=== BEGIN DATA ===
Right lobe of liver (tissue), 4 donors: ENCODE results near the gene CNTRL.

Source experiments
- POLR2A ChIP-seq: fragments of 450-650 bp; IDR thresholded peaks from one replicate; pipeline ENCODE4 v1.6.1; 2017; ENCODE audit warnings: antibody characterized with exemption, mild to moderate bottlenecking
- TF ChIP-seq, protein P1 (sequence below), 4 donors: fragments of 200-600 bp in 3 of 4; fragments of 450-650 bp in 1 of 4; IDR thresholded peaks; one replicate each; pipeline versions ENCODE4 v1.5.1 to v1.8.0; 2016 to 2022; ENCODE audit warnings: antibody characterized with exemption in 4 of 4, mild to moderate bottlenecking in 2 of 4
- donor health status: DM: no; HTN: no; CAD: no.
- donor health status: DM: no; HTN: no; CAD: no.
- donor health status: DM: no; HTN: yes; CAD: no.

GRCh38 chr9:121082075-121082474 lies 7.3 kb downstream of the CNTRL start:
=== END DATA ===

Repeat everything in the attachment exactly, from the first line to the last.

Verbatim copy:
Right lobe of liver (tissue), 4 donors: ENCODE results near the gene CNTRL.

Source experiments
- POLR2A ChIP-seq: fragments of 450-650 bp; IDR thresholded peaks from one replicate; pipeline ENCODE4 v1.6.1; 2017; ENCODE audit warnings: antibody characterized with exemption, mild to moderate bottlenecking
- TF ChIP-seq, protein P1 (sequence below), 4 donors: fragments of 200-600 bp in 3 of 4; fragments of 450-650 bp in 1 of 4; IDR thresholded peaks; one replicate each; pipeline versions ENCODE4 v1.5.1 to v1.8.0; 2016 to 2022; ENCODE audit warnings: antibody characterized with exemption in 4 of 4, mild to moderate bottlenecking in 2 of 4
- donor health status: DM: no; HTN: no; CAD: no.
- donor health status: DM: no; HTN: no; CAD: no.
- donor health status: DM: no; HTN: yes; CAD: no.

GRCh38 chr9:121082075-121082474 lies 7.3 kb downstream of the CNTRL start: